Copper Test Proceedure-A
Exhibit - 4 - Kit A - Copper

2. Test Kit B - The procedure for using Kit B to test for copper is listed below in Exhibit 5. The four color levels to match are 0, 0.5, 1.0, 2.0 and 5.0 PPM. Please note color chart levels at 0 and 0.5 PPM - there is very little color difference between the two levels, making it impossible to distinguish between them. Since Kit B wasn't sensitive enough to detect copper at the 0.1 PPM level, the 1.0 PPM Accu-Trace QC Standard was used to test for copper. The resulting color on Kit B test strip matched somewhere between 0.5 and 1.0 PPM, but did not clearly match the color per chart below at 1.0 PPM. Since there was only one test strip/test in Kit B, only one standard could be used to test for accuracy.

Copper Test Proceedure-B
Exhibit 5 - Kit B - Copper

3. Lab Agilent 7500ce ICP-MS - This instrument specializes in ultra-trace metals detection. Analysis per method 200.8, showed Copper detection limits of 0.0053 ppb.



Iron

1. Test Kit A - The procedure for using Kit A to test for iron is listed below in Exhibit 6. The five levels to match results to are at 0, 0.05, 0.1, 0.3 and 1.0 PPM. Kit A listed the lowest sensitivity detection level of 0.05 PPM, but Kit B was only able to detect iron to 0.1 PPM, so the 100 ppb QC Standard was used to test Kit A's ability to detect iron. Following testing instructions below in Exhibit 6, Kit A test strip never changed color to indicate 100 ppb iron. Since there was no color change at 100 ppb or 0.1 PPM, the 1,000 ppb (or 1.0 PPM), QC standard was used to see if Kit A could detect iron at a higher level. It could not - Kit A test strips did not show any color change to indicate iron. Technical Assistance confirmed pH sensitivity - Kit A will only detect iron in solutions above pH 4.5. Since the QC standard is preserved in 2% nitric acid, the pH is < 2.0 and test strip could not detect the iron in it. A 0.095 PPM Fe Std was neutralized to pH 7.5 and used to retest Kit A - Fe. This time Kit A test strip changed color to indicate Fe in the amount of time specified.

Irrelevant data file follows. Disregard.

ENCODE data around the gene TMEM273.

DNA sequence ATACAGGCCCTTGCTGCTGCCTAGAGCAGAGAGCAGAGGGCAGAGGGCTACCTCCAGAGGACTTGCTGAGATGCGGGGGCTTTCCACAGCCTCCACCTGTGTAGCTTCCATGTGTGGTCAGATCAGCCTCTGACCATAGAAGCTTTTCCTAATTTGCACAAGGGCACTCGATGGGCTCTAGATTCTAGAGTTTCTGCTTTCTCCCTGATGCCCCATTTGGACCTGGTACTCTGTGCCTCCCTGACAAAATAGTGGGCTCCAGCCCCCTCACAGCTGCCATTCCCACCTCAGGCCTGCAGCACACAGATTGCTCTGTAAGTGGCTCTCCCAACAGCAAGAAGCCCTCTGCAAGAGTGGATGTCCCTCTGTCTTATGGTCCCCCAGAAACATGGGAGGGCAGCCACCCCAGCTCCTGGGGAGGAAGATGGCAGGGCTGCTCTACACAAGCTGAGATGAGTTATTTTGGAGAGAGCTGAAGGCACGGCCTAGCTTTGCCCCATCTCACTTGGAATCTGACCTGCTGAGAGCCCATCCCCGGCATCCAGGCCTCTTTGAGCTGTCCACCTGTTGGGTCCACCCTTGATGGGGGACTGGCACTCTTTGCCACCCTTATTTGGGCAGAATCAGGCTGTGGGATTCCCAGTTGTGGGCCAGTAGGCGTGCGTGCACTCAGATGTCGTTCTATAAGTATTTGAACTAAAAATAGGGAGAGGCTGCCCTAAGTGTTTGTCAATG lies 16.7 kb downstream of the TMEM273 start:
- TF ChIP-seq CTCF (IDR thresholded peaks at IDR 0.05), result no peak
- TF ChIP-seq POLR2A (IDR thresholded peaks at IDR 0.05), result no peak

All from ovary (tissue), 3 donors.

Iron Test Proceedure-A
Exhibit 6 - Kit A - Iron

2. Test Kit B - Testing instructions for using Kit B are listed below in Exhibit 7. The five color levels to match results to are 0,0.1,0.3,1.0 and 5.0 PPM. Using the 100 ppb or 0.1 PPM QC standard, Kit B also did not show any color change to indicate the presence of iron. When the QC standard solution was neutralized to a pH of 7.5, Kit B iron test strip worked as specified at the 0.1 PPM Level.

Iron Test Proceedure-B
Exhibit 7- Kit B - Iron

3. Lab Aglient 7500ce ICP-MS - Water analysis per method 200.8, showed Iron Detection Limits of 0.1119 ppb.



Hydrogen Sulfide

1. Kit A - Only Kit A contained a test for Hydrogen Sulfide. Testing procedure is listed below in Exhibit 8. A split sample of well water having a distinct "rotten egg" smell was used to test H2S-level by Hach UV/Vis EPA approved method and by Kit A. As you can see from Exhibit 8, the lowest sensitivity for detection is 0.3 mg/L, or 0.3 PPM. Per Kit A instructions, the well water sample tested less than 0.3 PPM. Note: Per instructions, it's hard to distinguish the difference between 0.3 and 0.5 PPM, looking down through the two vials of water on color comparison chart.

Hydrogen Sulfide Test Proceedure
Exhibit 8 - Kit A - Hydrogen Sulfide

2. Hach UV/Vis - The Hach UV/Vis EPA approved method #8131, was used to determine Sulfide as S-, in the split well water sample. The sensitivity of this method is down to 5 ppb. Note: The human nose is very sensitive to H2S-, and can detect smells as low as 5 ppb. Using this method, the amount of hydrogen sulfide determined in split well water sample, was 17 ppb.



Lead